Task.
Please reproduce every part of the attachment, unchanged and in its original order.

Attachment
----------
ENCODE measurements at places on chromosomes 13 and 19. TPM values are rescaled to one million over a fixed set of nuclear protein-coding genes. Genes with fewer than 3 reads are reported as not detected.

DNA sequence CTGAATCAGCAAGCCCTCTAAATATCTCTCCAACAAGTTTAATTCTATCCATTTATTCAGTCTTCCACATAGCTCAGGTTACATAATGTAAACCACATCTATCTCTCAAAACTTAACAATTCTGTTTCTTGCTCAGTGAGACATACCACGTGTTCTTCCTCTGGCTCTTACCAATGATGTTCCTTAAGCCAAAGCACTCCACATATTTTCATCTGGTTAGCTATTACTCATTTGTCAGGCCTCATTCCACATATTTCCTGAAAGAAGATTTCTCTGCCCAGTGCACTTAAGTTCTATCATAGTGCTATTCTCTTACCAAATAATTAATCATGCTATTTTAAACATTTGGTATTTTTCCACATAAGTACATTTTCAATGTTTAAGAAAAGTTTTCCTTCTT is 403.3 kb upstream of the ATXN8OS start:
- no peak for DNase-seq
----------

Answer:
ENCODE measurements at places on chromosomes 13 and 19. TPM values are rescaled to one million over a fixed set of nuclear protein-coding genes. Genes with fewer than 3 reads are reported as not detected.

DNA sequence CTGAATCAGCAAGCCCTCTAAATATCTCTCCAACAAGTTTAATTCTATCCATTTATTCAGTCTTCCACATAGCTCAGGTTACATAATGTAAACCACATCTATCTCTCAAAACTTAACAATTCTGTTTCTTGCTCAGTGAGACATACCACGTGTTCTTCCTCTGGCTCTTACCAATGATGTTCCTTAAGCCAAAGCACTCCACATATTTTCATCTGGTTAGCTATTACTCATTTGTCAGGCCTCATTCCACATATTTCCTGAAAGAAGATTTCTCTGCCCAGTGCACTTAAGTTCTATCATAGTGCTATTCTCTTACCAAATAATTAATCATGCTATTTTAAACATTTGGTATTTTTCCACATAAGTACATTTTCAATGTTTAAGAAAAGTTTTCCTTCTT is 403.3 kb upstream of the ATXN8OS start:
- no peak for DNase-seq